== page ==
Make as many as 10 or more copies of the death certificate. Why so many? This document is what you’ll need to gain access to account holder information and to fill out the appropriate forms for benefits and much more.
11. Contact Financial and Legal Experts
Maybe you don’t have an elder law attorney on retainer (who does), but there are still other financial or legal experts, like a tax preparer, that you should consult in the aftermath of a death. And if your spouse didn’t have a will or trust, you’ll have to go to probate court, which can get complicated fast.
12. Locate the Will
If you haven’t located the will or trust documents yet, try to do so now. Most of the time, the surviving spouse becomes the executor of the will, but this has to be certified in writing to start settling the estate.
13. Get Access to Passwords and Review Bills
Whether it’s a password manager or a handwritten list taped to the side of the computer, you will need account access to figure out which bills are coming due. At the very least, pay bills for the essentials, like utilities, cell phone service and the mortgage.
14. Notify the Bank
When you and your spouse have joint accounts, this process is pretty simple. Once the bank is presented with a death certificate, they’ll remove the deceased from the account. If you did not have joint accounts, the bank usually has the account holders name a beneficiary Payable on Death (POD).
Things to Do Within the First Month
After the hectic first few weeks settle, you’ll have more time to deal with the estate and take some steps to prevent identity theft.
15. Inventory Assets
When an estate goes before a probate court judge, there will usually be an inventory of all assets. This includes not just bank accounts but real property like cars, houses, furniture, jewelry and more. You can hire an appraiser to take this off your plate.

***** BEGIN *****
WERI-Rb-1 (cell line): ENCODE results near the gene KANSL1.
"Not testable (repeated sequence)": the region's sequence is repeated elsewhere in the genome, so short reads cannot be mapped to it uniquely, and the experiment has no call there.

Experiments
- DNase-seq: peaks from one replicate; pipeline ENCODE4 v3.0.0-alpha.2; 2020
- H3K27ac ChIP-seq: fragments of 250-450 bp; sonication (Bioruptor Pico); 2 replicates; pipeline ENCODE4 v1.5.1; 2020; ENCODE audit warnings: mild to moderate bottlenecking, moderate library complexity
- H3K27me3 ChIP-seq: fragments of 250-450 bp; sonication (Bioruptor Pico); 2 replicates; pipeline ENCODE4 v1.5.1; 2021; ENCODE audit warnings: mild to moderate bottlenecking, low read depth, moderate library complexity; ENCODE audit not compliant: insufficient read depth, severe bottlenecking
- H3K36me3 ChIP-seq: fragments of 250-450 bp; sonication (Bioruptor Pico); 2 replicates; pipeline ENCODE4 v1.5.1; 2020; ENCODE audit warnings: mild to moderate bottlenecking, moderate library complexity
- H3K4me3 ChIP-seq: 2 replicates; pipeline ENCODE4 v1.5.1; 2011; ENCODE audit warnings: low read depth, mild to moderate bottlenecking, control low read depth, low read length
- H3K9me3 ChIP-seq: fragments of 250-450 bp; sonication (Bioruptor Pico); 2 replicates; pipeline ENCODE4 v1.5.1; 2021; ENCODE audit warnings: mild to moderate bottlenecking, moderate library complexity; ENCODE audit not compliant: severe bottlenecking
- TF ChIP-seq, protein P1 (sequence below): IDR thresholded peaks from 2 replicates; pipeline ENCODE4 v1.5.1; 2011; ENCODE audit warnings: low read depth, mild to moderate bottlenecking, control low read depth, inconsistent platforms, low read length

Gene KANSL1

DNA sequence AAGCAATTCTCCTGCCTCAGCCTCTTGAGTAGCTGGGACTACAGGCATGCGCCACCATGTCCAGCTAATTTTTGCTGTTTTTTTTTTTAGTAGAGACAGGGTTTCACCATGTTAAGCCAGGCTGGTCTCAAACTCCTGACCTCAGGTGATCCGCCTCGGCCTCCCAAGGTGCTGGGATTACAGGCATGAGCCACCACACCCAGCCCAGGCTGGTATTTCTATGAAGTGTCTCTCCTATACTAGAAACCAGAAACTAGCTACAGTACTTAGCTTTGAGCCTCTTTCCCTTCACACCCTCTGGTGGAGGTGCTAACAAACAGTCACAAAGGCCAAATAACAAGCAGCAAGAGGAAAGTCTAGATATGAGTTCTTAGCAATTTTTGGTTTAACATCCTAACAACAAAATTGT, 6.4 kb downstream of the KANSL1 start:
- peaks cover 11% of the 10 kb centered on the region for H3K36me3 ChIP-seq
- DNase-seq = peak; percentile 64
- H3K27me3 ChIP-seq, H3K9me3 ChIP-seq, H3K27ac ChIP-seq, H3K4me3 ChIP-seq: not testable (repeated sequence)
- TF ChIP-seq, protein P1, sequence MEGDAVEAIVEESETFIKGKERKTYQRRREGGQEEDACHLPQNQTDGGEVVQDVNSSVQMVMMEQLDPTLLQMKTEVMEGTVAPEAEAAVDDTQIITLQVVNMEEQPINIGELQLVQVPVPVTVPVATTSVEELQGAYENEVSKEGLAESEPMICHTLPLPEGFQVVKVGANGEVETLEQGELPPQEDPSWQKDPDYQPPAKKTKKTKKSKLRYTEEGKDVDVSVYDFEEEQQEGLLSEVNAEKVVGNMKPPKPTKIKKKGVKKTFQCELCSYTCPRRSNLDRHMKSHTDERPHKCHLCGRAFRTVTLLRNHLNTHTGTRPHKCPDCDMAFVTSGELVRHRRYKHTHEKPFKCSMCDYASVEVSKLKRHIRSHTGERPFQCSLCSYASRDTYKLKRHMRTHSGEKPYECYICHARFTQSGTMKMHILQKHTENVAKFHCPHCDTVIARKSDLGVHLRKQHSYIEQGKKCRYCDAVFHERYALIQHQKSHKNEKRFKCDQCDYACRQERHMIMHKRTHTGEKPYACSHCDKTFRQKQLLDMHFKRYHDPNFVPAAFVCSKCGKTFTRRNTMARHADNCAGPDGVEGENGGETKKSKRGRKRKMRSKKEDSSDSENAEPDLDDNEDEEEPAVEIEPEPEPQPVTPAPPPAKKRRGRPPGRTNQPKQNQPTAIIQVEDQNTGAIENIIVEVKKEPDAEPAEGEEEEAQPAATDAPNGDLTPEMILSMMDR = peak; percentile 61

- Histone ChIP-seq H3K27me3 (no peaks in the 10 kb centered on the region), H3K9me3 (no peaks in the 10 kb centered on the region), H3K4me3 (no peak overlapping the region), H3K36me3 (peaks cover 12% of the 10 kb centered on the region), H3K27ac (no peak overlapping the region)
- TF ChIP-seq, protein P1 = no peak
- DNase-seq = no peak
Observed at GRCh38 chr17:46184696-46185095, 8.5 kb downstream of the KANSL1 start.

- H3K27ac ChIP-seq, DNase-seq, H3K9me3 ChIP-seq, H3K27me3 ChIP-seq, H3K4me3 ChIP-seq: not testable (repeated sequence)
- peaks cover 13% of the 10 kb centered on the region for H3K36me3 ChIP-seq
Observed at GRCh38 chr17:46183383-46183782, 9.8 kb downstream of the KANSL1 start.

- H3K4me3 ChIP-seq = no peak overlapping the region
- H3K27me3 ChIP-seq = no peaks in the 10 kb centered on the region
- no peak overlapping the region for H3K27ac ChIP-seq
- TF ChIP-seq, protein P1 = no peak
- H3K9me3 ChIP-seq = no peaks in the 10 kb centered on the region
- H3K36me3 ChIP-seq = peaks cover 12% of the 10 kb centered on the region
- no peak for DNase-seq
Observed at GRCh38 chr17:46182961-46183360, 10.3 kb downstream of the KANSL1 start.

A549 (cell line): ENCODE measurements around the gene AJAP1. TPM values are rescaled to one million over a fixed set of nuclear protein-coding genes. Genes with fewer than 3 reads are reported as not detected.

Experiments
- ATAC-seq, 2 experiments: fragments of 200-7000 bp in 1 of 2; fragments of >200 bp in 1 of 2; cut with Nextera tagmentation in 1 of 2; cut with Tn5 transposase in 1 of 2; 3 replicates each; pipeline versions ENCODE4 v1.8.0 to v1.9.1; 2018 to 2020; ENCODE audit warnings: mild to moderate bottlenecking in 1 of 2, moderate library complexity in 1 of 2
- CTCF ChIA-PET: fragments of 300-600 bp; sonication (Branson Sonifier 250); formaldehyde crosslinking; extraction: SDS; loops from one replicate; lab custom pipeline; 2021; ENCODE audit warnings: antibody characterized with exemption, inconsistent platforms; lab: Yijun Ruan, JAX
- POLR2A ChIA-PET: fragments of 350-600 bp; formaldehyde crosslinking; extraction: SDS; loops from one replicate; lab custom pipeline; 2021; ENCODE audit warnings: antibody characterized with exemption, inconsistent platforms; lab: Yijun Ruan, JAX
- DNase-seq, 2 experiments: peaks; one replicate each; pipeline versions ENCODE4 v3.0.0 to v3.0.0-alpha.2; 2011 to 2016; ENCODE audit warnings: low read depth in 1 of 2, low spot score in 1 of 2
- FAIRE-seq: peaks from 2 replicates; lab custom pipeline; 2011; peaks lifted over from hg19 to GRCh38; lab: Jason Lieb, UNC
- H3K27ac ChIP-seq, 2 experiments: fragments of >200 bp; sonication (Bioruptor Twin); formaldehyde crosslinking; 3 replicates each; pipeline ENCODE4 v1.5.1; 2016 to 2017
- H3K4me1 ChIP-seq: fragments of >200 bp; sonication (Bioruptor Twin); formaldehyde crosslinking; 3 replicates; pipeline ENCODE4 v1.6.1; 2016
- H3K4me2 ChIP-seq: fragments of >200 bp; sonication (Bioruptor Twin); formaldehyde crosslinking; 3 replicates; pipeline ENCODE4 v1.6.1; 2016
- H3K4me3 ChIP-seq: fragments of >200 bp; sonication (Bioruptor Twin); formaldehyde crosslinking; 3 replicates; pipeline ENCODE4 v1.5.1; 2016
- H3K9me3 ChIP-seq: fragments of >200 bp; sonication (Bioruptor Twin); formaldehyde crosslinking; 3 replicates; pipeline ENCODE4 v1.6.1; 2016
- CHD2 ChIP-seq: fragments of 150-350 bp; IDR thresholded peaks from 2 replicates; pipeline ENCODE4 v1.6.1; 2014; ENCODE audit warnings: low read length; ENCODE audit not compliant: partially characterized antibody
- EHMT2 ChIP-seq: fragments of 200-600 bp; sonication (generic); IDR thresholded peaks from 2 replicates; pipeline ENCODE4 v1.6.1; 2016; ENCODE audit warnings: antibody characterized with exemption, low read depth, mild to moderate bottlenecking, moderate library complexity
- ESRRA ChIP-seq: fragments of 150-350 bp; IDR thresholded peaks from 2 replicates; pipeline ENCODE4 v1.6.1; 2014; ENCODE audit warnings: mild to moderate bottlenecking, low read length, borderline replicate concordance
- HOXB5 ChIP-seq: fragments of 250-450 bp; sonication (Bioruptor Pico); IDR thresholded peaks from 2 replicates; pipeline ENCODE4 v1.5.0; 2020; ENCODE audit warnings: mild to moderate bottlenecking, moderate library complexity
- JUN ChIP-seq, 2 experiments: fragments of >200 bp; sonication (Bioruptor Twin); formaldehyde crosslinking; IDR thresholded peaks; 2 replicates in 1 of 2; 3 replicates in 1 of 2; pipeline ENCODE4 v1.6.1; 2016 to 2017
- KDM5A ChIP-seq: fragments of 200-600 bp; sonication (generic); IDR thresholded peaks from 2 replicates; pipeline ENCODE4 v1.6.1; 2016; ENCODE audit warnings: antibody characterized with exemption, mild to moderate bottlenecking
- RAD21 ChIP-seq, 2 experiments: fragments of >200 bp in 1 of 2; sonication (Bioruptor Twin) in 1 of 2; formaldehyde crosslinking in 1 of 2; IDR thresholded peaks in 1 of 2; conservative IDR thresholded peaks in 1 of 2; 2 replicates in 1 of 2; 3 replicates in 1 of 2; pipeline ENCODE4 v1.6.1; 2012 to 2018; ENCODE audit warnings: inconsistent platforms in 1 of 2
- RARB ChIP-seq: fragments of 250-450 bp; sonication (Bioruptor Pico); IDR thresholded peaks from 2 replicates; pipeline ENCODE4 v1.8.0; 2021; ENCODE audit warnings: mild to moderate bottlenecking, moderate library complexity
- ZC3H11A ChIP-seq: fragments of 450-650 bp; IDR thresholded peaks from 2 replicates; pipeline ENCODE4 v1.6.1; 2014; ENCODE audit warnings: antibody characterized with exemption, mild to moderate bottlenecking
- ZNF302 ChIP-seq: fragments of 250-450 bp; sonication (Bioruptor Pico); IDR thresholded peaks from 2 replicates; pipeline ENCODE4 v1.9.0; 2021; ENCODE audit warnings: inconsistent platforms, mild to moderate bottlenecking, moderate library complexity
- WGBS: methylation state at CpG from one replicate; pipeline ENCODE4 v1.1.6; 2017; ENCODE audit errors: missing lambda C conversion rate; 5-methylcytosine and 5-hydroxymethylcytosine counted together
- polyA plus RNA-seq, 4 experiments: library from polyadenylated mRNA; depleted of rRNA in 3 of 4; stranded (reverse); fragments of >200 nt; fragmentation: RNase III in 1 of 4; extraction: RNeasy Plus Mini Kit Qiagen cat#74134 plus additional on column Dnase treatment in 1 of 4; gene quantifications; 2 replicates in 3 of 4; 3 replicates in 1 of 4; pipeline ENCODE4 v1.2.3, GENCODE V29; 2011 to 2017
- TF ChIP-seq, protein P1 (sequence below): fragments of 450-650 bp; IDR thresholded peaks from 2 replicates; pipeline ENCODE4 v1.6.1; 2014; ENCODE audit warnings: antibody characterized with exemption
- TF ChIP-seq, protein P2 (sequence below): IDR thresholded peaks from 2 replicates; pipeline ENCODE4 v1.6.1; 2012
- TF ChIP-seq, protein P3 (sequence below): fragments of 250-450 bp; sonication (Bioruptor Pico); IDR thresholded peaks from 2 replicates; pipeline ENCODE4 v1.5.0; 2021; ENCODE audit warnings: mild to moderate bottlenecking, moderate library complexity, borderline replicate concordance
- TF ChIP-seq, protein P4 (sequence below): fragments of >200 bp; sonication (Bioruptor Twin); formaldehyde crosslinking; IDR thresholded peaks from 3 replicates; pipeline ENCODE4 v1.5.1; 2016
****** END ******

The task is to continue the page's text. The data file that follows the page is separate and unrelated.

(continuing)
16. Take the Will to Probate Court
Without an established trust that details beneficiaries, you’ll have to go to probate court to execute a will. A probate court exists to verify that a deceased person’s debts have been paid before dividing the remaining assets among beneficiaries.
17. Cancel Services and Subscriptions
Whether it’s an unused subscription to HBO Max or an Amazon Prime account, close accounts in your spouse’s name before they incur charges or get caught up in a data breach.
Some of our recommended apps for managing subscriptions can help you in this effort.
18. Contact Credit Bureaus
Head off identity theft before it happens by notifying one of the three major credit bureaus of your spouse’s death. Fortunately, the three credit bureaus (Equifax, Experian and TransUnion) will inform each other of the death and save you the trouble of two more phone calls.
19. Close Credit Card Accounts
While the credit bureaus will eventually inform them, you can contact customer service for each credit card to close the account. Any outstanding balances will have to be squared away with funds from the estate. Be sure to cut up or shred the cards.
Before shutting down the card, check previous statements for recurring charges on things you might have missed such as utilities, insurance or subscriptions. Make a note to contact those companies and transfer or close the account to avoid fees.
If you or your deceased spouse have become a victim of identity theft, here’s what you should do to report the theft and recover your credit.
20. Cancel Driver’s License
Contacting the Department of Motor Vehicles in your state is another critical step to prevent identity theft. Unfortunately, you’ll often have to do this in person. Fair warning that the license will be confiscated and destroyed.
21. Terminate or Update Insurance Policies
The securities offered by certain policies your spouse held may not be as valuable or relevant to you. Call insurance providers and adjust or cancel health, auto, home and other policies accordingly before you get charged another round of premiums.
Other Things to Do Eventually After Your Spouse or Partner Dies